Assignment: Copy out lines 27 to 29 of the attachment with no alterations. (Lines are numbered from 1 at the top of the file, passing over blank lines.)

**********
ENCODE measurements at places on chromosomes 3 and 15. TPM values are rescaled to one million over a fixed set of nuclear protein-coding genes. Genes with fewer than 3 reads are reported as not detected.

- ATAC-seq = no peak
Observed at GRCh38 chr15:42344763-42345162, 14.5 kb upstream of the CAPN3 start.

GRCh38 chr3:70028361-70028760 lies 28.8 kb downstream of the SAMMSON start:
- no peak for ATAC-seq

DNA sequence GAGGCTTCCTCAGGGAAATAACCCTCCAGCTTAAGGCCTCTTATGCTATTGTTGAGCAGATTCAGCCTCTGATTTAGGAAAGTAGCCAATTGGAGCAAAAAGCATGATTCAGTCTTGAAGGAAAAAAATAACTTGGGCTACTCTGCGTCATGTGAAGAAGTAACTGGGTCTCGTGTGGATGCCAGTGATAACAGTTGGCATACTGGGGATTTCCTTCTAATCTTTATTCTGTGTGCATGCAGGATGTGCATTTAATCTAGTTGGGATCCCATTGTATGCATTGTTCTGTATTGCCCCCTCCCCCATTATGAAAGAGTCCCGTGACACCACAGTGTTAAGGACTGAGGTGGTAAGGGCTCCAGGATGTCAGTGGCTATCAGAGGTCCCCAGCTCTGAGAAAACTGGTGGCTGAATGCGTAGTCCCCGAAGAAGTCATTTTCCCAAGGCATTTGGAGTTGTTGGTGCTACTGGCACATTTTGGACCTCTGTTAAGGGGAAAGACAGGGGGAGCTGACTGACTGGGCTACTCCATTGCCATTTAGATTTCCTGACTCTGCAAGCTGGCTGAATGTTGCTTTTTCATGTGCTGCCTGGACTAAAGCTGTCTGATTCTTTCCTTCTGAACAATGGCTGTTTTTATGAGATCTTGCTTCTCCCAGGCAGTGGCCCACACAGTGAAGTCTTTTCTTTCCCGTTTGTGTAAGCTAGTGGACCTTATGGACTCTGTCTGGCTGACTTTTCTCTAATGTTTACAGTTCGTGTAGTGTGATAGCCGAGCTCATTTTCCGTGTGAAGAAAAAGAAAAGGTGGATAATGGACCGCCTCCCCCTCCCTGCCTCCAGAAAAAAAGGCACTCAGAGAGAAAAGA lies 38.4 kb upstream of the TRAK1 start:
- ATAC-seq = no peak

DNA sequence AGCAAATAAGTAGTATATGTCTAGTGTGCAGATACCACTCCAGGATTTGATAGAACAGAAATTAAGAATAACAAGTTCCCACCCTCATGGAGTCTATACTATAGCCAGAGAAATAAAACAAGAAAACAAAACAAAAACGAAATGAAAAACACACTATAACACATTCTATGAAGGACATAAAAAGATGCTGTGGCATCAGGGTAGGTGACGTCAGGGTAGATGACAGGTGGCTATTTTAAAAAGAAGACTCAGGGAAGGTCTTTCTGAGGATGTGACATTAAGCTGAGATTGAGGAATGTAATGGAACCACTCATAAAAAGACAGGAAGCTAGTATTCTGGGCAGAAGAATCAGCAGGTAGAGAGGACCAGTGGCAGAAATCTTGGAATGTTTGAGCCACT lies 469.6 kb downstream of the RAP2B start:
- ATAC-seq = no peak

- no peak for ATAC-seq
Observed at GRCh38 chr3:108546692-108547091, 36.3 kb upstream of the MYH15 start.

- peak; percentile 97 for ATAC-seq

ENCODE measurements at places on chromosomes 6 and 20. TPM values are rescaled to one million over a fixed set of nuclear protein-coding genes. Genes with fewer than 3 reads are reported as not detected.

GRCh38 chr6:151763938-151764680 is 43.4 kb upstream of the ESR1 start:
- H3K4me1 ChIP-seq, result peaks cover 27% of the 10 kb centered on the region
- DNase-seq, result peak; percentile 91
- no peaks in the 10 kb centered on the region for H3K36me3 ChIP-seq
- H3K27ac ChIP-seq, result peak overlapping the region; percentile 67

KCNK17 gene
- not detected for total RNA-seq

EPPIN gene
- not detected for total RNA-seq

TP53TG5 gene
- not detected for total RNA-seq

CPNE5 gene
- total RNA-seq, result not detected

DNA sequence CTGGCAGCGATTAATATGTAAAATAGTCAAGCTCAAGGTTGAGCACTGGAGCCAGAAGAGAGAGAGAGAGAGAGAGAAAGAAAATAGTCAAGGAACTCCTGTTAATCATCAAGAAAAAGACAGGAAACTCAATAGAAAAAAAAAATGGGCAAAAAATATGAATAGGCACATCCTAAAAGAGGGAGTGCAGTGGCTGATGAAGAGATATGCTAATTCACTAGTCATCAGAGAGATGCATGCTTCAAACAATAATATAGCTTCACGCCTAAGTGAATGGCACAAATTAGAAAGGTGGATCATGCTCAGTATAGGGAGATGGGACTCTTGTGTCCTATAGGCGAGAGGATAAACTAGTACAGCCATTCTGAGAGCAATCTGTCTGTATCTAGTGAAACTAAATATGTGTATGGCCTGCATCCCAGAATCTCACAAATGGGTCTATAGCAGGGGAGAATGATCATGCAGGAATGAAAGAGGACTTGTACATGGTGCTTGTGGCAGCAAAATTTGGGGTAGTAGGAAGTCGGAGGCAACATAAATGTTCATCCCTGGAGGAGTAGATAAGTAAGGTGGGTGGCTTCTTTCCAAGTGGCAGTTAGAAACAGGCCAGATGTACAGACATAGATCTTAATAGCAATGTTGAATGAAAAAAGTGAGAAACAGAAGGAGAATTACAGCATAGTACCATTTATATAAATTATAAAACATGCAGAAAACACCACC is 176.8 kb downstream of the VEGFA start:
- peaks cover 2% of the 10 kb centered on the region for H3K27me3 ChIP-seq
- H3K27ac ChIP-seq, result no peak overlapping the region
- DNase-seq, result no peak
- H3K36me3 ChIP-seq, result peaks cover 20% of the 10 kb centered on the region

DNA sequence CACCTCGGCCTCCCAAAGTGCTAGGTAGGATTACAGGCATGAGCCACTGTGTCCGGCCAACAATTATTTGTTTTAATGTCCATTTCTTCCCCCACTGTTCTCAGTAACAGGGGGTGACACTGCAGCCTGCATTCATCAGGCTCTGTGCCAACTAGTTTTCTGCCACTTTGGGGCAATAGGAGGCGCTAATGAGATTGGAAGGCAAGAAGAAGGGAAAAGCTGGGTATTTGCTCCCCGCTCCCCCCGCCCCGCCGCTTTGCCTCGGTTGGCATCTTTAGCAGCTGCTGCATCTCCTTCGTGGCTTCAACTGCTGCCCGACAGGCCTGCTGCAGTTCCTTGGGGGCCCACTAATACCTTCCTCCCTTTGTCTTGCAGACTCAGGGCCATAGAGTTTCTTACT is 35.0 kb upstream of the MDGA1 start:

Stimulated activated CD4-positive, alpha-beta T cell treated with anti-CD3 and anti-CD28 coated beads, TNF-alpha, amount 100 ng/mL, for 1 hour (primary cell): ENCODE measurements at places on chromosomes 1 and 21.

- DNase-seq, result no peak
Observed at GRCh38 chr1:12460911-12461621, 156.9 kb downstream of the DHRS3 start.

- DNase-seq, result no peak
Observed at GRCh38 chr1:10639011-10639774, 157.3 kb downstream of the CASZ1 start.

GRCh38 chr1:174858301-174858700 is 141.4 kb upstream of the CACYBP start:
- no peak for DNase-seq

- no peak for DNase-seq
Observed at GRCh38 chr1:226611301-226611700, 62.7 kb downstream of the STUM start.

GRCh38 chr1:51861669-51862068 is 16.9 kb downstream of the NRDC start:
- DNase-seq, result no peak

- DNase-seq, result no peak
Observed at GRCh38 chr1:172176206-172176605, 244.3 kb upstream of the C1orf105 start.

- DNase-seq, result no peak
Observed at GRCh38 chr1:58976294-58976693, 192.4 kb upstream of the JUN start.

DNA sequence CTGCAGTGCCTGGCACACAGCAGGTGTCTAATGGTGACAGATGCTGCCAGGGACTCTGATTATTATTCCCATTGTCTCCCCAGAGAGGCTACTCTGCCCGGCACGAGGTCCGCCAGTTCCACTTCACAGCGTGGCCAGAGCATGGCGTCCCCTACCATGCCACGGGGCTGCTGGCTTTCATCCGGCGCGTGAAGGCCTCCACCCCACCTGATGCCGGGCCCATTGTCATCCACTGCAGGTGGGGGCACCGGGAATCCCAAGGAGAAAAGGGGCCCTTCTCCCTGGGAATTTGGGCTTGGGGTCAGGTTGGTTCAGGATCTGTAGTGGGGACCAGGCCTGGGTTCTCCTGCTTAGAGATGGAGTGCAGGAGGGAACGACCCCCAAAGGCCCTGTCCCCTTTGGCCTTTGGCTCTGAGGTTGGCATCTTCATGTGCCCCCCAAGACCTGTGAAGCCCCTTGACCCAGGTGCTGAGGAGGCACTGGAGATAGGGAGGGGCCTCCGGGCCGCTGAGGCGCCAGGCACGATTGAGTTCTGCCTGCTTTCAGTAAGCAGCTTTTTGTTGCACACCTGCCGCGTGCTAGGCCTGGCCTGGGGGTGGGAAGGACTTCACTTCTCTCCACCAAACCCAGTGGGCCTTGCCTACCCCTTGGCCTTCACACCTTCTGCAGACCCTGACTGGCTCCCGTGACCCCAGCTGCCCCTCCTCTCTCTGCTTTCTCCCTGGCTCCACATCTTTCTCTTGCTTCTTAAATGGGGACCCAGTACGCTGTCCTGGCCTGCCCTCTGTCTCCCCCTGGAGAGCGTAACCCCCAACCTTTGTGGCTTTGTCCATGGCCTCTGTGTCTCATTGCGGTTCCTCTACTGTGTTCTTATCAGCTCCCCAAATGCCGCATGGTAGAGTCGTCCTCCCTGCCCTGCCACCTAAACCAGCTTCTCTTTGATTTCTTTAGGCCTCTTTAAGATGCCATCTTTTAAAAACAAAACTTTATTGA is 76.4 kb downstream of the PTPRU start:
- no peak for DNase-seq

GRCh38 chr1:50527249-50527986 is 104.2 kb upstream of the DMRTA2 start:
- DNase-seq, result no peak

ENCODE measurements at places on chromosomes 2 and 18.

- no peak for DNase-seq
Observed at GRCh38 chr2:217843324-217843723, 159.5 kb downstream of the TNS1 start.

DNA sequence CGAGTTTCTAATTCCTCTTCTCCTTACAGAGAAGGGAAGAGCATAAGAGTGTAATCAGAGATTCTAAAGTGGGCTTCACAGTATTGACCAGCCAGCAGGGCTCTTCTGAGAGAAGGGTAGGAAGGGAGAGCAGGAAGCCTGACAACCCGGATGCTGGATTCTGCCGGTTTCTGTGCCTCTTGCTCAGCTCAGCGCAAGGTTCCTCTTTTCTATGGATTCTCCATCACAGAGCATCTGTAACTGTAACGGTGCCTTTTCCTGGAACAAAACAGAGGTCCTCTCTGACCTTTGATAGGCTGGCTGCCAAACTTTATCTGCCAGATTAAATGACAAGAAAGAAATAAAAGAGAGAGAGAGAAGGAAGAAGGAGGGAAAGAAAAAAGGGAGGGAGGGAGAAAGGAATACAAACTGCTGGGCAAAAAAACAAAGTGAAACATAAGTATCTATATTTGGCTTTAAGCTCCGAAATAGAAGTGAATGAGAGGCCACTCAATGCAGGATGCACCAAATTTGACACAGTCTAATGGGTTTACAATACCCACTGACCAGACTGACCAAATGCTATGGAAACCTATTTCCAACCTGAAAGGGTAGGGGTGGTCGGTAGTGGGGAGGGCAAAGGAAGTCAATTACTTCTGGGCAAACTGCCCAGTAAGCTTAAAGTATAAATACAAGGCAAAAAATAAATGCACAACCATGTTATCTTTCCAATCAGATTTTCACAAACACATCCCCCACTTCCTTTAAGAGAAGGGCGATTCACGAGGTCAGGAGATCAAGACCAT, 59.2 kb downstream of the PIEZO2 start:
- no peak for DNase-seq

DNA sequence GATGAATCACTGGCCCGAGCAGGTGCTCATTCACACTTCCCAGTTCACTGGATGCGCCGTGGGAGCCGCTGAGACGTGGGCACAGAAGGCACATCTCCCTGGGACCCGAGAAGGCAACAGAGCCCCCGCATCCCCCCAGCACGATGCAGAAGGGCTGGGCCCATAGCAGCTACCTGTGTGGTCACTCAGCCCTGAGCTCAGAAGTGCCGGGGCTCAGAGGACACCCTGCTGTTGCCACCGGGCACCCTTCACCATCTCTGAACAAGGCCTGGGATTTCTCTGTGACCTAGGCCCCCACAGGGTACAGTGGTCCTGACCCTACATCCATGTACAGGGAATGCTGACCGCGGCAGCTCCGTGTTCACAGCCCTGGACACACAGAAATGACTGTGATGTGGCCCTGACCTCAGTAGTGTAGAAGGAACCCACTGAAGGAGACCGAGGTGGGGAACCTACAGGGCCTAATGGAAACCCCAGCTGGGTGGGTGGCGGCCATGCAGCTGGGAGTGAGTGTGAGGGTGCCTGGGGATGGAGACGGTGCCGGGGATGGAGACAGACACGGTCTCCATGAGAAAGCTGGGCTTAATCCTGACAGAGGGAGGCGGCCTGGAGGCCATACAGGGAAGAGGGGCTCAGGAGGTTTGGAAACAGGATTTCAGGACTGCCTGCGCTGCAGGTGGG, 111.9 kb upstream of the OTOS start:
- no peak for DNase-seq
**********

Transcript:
DNA sequence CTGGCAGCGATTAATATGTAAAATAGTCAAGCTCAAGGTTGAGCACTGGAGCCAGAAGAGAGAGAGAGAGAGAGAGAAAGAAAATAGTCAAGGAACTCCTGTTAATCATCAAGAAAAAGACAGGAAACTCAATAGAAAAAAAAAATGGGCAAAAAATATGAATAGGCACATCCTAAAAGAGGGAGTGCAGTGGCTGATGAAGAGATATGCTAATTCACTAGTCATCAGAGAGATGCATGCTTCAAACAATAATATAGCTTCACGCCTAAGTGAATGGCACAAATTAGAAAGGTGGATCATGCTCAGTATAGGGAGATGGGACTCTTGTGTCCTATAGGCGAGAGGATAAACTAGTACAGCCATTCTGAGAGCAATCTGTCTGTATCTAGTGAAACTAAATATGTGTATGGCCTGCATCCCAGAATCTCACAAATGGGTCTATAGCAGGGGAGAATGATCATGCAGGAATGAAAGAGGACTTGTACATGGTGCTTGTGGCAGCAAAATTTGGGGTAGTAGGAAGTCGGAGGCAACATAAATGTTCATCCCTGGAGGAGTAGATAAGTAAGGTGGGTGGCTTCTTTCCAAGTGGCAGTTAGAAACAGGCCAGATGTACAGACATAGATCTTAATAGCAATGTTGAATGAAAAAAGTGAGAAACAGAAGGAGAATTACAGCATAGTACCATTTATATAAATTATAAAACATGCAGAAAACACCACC is 176.8 kb downstream of the VEGFA start:
- peaks cover 2% of the 10 kb centered on the region for H3K27me3 ChIP-seq
- H3K27ac ChIP-seq, result no peak overlapping the region